Figure 4. Relative abundances of bacterial OTUs in soil and water which significantly increased in soil after manure application grouped at the order level. Error bars represent standard deviations of mean soil and water relative abundances. Significant differences were determined using the function Deseq2. Day 0 soil samples were collected prior to manure application.
The 12 orders which represented the majority of MSOs in soil also displayed varied temporal responses in drainage waters (Figure 4). Similar trends in soil and drainage water relative abundances over time were recognized in Burkholderiales, Caulobacterales, Clostridiales, Flavobacteriales, and Sphingomonadales. Trends in relative abundances of Actinomycetales, Rhizobiales, Sphingobacteriales, and Xanthomonadales in drainage water differed from those identified in soil. Relative abundances of these four orders were initially greater in drainage than soil, but decreased by 108 DAM, while in soil their proportions continued to increase. Although, Bacteroidales, Pseudomonadales, and Spirochaetales relative abundances increased in soil following manure application, very few sequences matching these orders were identified in drainage. Variable physical and chemical properties within these 12 orders of bacteria were likely responsible for differential attenuation and transport patterns over the course of our experiment.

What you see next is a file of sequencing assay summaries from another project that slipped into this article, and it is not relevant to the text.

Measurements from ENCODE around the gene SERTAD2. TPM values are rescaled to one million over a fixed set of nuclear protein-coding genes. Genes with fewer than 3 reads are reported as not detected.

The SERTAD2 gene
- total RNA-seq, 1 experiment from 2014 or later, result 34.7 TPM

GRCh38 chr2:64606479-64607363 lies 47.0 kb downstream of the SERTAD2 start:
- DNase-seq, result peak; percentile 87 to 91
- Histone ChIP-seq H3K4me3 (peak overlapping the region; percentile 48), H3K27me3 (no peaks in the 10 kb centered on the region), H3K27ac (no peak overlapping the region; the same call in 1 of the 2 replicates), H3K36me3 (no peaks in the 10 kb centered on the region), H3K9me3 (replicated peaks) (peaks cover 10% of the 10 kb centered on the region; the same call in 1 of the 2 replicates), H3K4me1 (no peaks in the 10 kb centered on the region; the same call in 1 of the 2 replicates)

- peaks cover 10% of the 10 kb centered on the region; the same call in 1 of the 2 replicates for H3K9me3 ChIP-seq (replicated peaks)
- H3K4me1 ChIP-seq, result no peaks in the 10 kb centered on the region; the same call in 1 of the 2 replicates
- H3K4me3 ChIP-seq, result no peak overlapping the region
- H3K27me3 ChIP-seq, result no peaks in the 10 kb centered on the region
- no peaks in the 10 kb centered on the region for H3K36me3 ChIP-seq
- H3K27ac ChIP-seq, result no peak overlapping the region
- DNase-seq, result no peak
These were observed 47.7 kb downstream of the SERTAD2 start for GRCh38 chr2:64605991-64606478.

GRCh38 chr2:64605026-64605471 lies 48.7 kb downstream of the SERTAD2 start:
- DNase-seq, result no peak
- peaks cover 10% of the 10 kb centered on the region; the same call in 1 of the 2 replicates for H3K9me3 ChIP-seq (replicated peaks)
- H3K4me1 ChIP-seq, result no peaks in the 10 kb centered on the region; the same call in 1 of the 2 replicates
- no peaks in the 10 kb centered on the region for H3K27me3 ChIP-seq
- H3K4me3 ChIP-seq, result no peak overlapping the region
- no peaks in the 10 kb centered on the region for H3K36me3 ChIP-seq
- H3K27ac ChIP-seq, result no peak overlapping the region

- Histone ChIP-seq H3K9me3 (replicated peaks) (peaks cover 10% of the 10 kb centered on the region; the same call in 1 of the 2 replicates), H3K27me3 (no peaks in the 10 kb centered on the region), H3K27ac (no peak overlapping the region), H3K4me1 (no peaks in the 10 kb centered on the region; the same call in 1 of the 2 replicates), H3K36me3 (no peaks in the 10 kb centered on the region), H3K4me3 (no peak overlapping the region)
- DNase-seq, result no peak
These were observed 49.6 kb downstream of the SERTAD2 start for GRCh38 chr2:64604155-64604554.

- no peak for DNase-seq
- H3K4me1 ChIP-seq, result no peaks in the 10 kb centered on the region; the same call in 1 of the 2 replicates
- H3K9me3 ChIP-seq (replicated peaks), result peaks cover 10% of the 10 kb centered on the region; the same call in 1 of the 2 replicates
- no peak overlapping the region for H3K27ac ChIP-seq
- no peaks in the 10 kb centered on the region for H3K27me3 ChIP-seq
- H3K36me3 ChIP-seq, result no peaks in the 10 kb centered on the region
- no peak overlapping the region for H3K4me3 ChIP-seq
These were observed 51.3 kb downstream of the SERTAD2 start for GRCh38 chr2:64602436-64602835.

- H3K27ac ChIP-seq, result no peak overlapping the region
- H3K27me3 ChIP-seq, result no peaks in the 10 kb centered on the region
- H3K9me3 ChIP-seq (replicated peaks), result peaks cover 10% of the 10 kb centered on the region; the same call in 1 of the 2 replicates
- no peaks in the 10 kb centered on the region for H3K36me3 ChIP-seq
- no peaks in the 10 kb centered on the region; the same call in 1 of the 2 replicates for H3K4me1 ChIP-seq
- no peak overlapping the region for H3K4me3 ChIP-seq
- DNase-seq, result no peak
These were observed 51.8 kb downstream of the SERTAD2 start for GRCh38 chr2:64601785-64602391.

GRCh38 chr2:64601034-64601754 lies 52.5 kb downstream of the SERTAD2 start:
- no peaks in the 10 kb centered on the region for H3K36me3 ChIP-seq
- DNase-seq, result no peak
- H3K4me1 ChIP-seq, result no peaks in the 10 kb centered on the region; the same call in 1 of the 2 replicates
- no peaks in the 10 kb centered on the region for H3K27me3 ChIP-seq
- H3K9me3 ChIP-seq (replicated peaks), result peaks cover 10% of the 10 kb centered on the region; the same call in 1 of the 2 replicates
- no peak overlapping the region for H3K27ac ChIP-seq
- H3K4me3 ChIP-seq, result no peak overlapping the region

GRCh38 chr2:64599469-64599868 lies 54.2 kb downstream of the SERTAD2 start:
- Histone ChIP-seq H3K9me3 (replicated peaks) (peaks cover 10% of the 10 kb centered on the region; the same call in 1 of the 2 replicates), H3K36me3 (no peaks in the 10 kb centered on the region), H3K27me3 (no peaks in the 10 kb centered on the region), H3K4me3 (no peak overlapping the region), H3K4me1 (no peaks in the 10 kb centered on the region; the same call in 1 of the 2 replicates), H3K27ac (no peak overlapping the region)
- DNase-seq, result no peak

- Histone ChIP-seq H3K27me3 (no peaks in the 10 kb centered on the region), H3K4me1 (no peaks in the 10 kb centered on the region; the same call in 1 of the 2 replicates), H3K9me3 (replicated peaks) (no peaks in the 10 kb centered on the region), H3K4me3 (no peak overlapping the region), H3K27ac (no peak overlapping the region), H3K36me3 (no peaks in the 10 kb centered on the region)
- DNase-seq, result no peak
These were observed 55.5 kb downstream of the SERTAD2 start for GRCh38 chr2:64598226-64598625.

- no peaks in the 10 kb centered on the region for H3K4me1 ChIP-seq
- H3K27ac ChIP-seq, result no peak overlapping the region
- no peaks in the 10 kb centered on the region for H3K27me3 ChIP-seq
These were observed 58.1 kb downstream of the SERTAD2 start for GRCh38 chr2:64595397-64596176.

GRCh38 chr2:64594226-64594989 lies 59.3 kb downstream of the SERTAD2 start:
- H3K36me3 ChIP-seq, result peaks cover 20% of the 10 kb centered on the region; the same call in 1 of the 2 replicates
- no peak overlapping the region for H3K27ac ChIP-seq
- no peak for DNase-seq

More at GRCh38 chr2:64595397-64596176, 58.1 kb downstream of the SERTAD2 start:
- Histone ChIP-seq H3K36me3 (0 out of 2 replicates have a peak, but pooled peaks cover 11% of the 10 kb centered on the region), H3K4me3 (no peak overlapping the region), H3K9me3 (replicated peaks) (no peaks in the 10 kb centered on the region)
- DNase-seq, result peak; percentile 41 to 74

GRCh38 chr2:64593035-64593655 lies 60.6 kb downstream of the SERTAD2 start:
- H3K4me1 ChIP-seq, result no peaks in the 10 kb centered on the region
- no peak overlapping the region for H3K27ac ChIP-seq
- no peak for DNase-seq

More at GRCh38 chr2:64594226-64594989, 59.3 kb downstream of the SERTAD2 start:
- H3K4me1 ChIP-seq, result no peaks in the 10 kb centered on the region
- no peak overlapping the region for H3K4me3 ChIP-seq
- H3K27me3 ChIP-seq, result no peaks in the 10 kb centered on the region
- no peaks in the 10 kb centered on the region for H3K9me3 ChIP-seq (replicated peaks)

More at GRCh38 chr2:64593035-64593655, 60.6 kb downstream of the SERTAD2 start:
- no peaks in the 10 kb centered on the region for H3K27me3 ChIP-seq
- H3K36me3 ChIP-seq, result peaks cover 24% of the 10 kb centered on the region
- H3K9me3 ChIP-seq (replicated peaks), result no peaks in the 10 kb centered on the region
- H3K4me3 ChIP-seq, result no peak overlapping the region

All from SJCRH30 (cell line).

In order to identify and track bacterial populations directly introduced into soil and drainage through manure application, we next identified MDOs, which were considered a set of core bacteria specific to the swine manure and not abundant in soils. MDOs were specifically required to be identified at least 25 times in each manure sample and contained significantly greater abundance in manure compared to soil which had not received a manure application in over 30 years (p < 0.05). Application of these criteria resulted in five MDOs representative of: Clostridium sensu stricto, Methanobrevibacter, Phascolarctobacterium, Romboutsia, and Tissierella (Figure 5). Four of the MDOs fall within the phylum Firmicutes, while Methanobrevibacter is classified within the Euryarchaeota phylum. In manure samples, the five genera represent 13% of the total microbial community.